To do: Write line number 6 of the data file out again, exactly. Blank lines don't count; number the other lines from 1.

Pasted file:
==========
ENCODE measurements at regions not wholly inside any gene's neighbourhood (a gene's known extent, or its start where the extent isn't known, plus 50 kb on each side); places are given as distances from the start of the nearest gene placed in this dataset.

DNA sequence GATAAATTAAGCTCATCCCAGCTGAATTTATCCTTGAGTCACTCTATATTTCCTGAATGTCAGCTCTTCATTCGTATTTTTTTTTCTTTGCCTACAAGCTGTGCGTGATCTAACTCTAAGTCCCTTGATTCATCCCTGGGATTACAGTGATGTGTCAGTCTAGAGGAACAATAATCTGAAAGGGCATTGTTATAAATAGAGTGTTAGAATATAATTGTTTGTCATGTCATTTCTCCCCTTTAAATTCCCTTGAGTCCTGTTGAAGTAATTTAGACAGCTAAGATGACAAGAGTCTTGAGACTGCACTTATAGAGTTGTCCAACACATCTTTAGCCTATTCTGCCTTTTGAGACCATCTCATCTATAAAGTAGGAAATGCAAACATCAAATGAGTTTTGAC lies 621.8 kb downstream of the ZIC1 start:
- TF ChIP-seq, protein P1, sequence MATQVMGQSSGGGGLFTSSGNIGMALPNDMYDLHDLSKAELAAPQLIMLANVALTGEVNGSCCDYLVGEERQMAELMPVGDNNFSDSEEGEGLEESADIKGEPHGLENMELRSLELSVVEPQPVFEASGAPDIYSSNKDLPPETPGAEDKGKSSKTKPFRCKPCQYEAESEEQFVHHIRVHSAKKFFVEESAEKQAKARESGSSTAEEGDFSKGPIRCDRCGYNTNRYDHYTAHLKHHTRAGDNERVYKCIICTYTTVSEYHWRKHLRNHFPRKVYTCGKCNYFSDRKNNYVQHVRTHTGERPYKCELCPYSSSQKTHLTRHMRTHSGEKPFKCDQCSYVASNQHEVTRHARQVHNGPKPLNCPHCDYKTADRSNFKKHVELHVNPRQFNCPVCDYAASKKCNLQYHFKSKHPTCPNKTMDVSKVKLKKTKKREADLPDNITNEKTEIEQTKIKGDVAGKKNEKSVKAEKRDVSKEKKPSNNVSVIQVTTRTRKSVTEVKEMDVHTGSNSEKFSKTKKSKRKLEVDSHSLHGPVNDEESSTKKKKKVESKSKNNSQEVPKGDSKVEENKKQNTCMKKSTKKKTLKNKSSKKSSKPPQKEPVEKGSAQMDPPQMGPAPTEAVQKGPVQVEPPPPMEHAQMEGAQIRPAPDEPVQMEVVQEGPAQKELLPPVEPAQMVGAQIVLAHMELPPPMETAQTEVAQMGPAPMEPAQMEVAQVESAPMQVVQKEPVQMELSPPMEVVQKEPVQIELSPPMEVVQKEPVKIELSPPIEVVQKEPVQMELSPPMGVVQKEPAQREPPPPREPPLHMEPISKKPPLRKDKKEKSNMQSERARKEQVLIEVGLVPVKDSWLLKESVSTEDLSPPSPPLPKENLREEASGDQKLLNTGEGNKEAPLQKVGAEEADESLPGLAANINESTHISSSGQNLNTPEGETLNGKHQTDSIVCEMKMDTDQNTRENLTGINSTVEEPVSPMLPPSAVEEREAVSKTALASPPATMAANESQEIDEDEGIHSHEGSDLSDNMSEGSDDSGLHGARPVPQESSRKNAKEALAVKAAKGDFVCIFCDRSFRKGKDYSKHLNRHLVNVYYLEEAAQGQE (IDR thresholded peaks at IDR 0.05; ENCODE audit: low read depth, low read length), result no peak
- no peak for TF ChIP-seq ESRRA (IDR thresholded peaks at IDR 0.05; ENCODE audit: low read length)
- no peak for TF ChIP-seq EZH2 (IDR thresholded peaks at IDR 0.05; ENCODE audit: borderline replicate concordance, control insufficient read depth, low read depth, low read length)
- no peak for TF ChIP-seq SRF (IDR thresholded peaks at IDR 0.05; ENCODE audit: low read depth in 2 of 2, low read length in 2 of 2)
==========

- no peak for TF ChIP-seq SRF (IDR thresholded peaks at IDR 0.05; ENCODE audit: low read depth in 2 of 2, low read length in 2 of 2)